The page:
Lewis San Comb, Job Brookfield, Timothy Smith and family, settled near the trading posts of Coquillard and Taylor, in 1827, and William Brookfield, about two miles down the river, in what is now German township. It was on the farm of William Brookfield that the village of St. Joseph was laid out, and where the county seat was first located by the Commissioners appointed for the purpose.
In 1828 came Samuel L. Cottrell, and settled at the trading post. Mr. Cottrell afterward became quite influential in the affairs of the county, serving as Sheriff for several terms, besides holding other important offices. During the same year came Henry Painter and Eli Smith, who settled in or near South Bend, while William and Timothy Moat settled in what is now known as Penn township, and Jacob Cripe, Daniel Eiler, and Samuel Cannon took up their residence in Clay township.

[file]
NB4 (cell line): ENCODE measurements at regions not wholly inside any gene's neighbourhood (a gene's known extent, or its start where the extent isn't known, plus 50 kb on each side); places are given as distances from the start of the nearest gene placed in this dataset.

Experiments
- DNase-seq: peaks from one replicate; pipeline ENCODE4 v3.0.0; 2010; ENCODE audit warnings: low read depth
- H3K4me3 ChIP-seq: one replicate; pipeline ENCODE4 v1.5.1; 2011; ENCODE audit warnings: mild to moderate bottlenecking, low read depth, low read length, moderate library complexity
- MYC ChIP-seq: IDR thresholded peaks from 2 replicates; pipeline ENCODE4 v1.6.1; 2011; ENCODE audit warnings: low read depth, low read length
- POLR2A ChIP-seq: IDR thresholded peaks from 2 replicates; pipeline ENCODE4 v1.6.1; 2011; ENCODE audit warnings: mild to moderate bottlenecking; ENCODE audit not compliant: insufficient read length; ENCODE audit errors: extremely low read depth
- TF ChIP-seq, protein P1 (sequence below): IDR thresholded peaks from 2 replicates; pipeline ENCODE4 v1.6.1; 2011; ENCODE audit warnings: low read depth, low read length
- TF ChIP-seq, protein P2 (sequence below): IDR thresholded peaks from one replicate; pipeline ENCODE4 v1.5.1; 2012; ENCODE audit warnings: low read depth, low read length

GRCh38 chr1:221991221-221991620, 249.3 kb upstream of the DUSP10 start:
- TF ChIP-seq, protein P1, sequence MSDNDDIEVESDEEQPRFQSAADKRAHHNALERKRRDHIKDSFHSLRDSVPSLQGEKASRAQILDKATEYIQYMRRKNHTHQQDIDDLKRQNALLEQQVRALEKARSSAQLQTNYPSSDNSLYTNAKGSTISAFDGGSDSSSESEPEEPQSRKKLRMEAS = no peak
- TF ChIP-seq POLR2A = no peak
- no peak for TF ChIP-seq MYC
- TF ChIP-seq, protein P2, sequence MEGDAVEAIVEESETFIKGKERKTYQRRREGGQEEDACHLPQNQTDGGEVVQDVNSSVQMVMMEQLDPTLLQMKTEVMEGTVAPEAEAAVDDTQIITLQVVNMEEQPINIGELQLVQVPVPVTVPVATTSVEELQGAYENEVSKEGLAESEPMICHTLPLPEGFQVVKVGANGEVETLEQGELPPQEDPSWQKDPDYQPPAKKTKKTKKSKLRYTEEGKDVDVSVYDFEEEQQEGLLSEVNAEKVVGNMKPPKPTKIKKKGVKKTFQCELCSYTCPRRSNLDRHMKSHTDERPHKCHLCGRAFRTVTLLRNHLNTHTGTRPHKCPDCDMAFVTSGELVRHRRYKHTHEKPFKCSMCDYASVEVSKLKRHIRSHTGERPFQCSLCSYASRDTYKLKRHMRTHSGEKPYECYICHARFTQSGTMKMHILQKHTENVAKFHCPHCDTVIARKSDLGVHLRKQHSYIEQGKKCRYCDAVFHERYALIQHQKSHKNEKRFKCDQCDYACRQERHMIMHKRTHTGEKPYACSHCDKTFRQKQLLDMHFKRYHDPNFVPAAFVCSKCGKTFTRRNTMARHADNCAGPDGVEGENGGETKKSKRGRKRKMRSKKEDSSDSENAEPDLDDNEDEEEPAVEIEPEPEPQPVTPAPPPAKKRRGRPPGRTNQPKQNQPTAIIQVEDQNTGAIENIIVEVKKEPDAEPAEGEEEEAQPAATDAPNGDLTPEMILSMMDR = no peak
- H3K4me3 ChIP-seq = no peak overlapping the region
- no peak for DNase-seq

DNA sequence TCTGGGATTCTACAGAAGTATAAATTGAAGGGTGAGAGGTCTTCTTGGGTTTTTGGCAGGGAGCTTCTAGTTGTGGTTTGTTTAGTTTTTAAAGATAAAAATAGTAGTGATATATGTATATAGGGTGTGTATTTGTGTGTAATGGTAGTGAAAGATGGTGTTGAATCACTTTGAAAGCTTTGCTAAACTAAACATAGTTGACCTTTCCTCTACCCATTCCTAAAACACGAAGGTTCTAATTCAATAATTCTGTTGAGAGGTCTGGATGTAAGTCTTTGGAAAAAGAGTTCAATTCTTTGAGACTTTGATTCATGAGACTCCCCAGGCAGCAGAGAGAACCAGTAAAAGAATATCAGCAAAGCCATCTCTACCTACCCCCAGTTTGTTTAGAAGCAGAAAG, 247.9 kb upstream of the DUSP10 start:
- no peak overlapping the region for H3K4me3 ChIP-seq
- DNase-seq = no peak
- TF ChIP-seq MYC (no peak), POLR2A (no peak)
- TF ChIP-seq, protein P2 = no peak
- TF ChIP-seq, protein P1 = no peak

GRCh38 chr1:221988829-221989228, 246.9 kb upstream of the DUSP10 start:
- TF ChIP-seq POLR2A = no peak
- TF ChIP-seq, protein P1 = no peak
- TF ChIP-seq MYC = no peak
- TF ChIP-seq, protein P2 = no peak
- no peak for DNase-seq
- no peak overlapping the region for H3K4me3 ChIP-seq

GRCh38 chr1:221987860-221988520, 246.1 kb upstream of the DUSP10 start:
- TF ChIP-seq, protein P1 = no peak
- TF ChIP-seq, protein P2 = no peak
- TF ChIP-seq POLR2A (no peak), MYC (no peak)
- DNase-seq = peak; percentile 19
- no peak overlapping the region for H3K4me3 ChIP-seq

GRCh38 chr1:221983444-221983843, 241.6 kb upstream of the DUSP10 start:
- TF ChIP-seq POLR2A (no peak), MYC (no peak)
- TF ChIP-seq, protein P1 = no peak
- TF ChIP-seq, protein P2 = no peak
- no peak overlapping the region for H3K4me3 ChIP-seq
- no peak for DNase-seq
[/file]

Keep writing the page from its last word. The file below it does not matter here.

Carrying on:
In 1829 Benjamin Potter, John Hague, Mr. McCombs and others settled in Clay Township; John Smith, David and Aaron Miller, in German; and William Holt and S.I.H. Ireland in Penn.
In 1830 emigrants began to pour into the county in large numbers, among whom were Messrs. Rush, Druliner, Vail, Garwood, Nickerson, Egbert, White, Boyd, Rupel, Antrim, Whitmer, Bird, Rudduck, Haller, Ritter, Cripe, Longley, Millings, Peckover, Palmer, Rose, Skinner, Cottrell, West, Smith, Enstler, Harris, Bell, Miller, Ringle, Baldwin and others, the names of many whom will be found in the histories of the various townships.